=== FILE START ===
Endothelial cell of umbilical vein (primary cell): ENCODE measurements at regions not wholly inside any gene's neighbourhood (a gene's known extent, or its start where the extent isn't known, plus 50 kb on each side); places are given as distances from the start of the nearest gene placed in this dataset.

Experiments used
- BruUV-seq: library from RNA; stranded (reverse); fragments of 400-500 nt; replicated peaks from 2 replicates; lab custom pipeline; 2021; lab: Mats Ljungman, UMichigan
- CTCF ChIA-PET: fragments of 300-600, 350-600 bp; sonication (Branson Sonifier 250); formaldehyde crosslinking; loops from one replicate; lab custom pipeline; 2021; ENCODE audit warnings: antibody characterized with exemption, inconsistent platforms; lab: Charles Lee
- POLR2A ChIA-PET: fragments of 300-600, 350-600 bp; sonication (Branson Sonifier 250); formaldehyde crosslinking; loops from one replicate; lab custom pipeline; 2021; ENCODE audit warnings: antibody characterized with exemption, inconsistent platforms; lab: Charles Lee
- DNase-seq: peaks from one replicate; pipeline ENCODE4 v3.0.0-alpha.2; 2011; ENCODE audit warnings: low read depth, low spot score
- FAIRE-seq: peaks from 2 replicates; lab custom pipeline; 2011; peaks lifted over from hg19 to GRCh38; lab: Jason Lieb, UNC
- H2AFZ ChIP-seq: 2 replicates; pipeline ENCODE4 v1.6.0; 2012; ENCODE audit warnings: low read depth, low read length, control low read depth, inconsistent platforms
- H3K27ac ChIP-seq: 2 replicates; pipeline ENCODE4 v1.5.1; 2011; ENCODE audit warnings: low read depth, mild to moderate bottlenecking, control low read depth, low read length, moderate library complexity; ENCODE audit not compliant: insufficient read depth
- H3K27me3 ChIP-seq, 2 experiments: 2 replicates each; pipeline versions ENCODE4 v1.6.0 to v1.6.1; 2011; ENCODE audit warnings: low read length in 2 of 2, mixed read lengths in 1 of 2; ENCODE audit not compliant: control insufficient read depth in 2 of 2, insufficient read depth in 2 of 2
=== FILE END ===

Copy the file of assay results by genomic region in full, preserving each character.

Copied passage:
Endothelial cell of umbilical vein (primary cell): ENCODE measurements at regions not wholly inside any gene's neighbourhood (a gene's known extent, or its start where the extent isn't known, plus 50 kb on each side); places are given as distances from the start of the nearest gene placed in this dataset.

Experiments used
- BruUV-seq: library from RNA; stranded (reverse); fragments of 400-500 nt; replicated peaks from 2 replicates; lab custom pipeline; 2021; lab: Mats Ljungman, UMichigan
- CTCF ChIA-PET: fragments of 300-600, 350-600 bp; sonication (Branson Sonifier 250); formaldehyde crosslinking; loops from one replicate; lab custom pipeline; 2021; ENCODE audit warnings: antibody characterized with exemption, inconsistent platforms; lab: Charles Lee
- POLR2A ChIA-PET: fragments of 300-600, 350-600 bp; sonication (Branson Sonifier 250); formaldehyde crosslinking; loops from one replicate; lab custom pipeline; 2021; ENCODE audit warnings: antibody characterized with exemption, inconsistent platforms; lab: Charles Lee
- DNase-seq: peaks from one replicate; pipeline ENCODE4 v3.0.0-alpha.2; 2011; ENCODE audit warnings: low read depth, low spot score
- FAIRE-seq: peaks from 2 replicates; lab custom pipeline; 2011; peaks lifted over from hg19 to GRCh38; lab: Jason Lieb, UNC
- H2AFZ ChIP-seq: 2 replicates; pipeline ENCODE4 v1.6.0; 2012; ENCODE audit warnings: low read depth, low read length, control low read depth, inconsistent platforms
- H3K27ac ChIP-seq: 2 replicates; pipeline ENCODE4 v1.5.1; 2011; ENCODE audit warnings: low read depth, mild to moderate bottlenecking, control low read depth, low read length, moderate library complexity; ENCODE audit not compliant: insufficient read depth
- H3K27me3 ChIP-seq, 2 experiments: 2 replicates each; pipeline versions ENCODE4 v1.6.0 to v1.6.1; 2011; ENCODE audit warnings: low read length in 2 of 2, mixed read lengths in 1 of 2; ENCODE audit not compliant: control insufficient read depth in 2 of 2, insufficient read depth in 2 of 2